Calls 40-Year-Old Event Pivotal in Creating Modern Chicano Movement
Sunday, February 17, 2008
By Bianca Licata
Honoring the 40th anniversary of the 1968 walkout of thousands of
East Los Angeles high school students, UCSB will hold a conference
discussing the event itself and the resulting school reforms.
Organized in 1963 by former Lincoln High School faculty member Sal
Castro, Chicano Youth Leadership Conferences (CYLC) awakened students
to the educational repression existing within their inner city
schools and inspired them to take action. Five years later, in March
of 1968, nearly 20,000 Latino students from five public high schools
of the Los Angeles Unified School District (LAUSD), enraged with poor
educational conditions, historic discrimination, and segregation,
walked out of their classrooms yelling "Blowout, walkout!". Chicano
studies experts mark this even and helping shape the urban Chicano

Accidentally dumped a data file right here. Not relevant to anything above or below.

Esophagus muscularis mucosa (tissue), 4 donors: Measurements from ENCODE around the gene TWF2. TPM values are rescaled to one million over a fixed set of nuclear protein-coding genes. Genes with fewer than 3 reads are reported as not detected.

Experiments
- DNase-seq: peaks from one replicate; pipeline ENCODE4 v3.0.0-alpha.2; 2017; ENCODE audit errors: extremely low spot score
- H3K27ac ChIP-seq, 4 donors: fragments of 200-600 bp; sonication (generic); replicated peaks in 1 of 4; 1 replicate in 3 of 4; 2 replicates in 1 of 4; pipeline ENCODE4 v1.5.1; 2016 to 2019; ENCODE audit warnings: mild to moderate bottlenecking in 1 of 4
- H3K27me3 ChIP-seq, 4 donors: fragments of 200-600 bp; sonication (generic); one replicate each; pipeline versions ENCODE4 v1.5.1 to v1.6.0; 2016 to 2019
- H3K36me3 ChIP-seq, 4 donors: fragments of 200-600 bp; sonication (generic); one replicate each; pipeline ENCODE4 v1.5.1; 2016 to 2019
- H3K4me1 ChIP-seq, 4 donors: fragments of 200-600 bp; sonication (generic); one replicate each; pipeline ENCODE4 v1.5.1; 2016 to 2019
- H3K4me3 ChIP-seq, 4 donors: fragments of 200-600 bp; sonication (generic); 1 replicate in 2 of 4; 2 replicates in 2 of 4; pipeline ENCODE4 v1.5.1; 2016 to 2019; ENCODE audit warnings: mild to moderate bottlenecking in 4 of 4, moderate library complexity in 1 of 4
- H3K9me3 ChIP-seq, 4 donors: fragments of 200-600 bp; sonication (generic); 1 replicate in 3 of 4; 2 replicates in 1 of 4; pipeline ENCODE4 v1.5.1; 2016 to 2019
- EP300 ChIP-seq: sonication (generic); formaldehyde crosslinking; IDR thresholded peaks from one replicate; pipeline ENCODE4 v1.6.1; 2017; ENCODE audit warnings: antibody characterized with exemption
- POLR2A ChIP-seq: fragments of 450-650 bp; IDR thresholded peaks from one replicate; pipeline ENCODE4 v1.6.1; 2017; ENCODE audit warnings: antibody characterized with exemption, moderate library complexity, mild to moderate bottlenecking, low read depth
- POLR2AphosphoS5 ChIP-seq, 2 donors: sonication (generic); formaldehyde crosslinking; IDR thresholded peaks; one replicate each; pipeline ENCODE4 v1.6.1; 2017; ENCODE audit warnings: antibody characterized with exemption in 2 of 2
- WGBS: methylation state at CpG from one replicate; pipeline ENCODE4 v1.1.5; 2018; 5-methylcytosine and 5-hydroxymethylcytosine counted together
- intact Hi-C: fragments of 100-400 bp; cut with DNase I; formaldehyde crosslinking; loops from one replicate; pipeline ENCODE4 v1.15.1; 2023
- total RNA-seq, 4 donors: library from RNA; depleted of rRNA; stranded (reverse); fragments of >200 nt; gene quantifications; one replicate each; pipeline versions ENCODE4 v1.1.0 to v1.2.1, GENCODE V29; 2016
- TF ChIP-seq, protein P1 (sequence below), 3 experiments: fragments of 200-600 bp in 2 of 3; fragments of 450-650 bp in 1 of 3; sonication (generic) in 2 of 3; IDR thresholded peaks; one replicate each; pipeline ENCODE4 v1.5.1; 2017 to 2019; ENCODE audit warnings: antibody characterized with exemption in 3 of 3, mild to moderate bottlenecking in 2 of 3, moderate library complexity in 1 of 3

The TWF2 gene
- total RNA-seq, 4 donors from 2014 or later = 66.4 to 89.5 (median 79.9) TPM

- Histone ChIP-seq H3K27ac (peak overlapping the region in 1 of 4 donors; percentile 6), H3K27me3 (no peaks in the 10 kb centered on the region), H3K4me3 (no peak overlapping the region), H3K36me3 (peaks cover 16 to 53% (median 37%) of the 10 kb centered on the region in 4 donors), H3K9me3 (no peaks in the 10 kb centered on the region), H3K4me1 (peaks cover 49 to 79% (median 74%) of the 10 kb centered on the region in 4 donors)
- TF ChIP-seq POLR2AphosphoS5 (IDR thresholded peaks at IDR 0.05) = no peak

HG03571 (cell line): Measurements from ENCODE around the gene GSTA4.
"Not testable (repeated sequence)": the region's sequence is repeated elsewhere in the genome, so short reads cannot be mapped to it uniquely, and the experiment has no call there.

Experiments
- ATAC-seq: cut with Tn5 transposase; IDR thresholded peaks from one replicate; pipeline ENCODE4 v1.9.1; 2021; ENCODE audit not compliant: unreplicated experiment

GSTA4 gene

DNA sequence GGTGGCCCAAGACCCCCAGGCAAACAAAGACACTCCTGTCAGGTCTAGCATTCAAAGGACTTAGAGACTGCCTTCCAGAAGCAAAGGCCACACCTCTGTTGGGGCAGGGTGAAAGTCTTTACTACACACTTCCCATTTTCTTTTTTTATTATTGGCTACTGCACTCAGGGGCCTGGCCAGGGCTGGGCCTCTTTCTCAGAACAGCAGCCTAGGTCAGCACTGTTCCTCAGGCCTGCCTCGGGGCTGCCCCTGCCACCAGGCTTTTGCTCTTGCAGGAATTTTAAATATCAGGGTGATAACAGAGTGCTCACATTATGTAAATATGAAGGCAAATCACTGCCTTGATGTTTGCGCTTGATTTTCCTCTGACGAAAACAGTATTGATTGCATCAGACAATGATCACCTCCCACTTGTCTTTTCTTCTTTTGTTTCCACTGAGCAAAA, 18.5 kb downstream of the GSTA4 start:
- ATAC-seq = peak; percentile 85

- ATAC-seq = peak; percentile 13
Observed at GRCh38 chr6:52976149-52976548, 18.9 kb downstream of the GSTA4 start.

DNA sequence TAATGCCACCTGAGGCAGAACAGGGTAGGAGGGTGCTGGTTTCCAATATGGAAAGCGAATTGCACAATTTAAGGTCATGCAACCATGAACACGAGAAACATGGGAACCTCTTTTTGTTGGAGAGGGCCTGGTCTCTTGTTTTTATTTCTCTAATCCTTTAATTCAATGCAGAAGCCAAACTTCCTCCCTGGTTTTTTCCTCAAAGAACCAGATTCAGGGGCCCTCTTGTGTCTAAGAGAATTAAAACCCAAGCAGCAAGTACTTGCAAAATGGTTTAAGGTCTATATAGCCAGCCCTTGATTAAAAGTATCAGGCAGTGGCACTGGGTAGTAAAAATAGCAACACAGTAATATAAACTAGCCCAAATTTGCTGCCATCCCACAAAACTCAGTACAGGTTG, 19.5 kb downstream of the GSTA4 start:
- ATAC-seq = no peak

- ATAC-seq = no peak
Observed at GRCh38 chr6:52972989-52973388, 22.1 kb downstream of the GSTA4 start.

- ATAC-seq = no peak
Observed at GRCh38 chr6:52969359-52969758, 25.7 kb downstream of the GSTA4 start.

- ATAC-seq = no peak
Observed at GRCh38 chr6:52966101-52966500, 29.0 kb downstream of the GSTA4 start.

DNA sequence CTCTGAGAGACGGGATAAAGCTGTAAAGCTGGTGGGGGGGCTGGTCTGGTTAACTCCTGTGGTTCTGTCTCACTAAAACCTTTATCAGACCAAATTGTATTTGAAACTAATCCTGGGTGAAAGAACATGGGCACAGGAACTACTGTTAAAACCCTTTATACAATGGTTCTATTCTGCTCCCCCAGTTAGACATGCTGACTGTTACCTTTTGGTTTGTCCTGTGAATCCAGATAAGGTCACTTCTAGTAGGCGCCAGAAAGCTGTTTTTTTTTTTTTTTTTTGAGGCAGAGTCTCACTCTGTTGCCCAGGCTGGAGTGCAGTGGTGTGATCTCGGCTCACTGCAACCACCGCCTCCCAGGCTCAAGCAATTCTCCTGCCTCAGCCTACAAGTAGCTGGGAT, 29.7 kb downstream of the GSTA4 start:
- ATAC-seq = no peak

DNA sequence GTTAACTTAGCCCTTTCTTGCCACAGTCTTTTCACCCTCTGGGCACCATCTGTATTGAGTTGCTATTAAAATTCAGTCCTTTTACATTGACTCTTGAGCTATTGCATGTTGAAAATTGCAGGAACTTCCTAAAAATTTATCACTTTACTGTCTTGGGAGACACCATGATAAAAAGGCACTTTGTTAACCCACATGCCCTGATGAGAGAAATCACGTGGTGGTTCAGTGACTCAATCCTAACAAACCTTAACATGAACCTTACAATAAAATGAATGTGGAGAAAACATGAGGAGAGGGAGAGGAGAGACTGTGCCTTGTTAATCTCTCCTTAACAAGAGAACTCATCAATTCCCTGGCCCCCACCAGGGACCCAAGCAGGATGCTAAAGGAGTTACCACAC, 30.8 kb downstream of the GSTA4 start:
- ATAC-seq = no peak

Movement. Since then, schools have employed more Mexican American
teachers and administrators, established bilingual education and
Chicano studies, and placed greater emphasis on academic subjects,
encouraging Mexican American students to attend college.
UCSB professor of history and Chicano/a studies Mario T. Garcia will
give the keynote address, titled "Blowout: Sal Castro and the Chicano
Struggle for Educational Justice." Also present will be Sal Castro
and several Lincoln and Garfield High alumni who participated in the
march. Co-Sponsored by UCSB's Chicano Studies Institute and
Chicano/Latino Research Focus Group, the conference, entitled
"Blowout: The 40th Anniversary Conference on the 1968 East Los
Angeles Chicano Student Walkouts", will take place at UCSB on
February 20 at 2 p.m. in the McCune Conference Room, 6020 Humanities
and Social Sciences Building.
The conference is free and open to the public.
Bianca Licata is an Independent intern.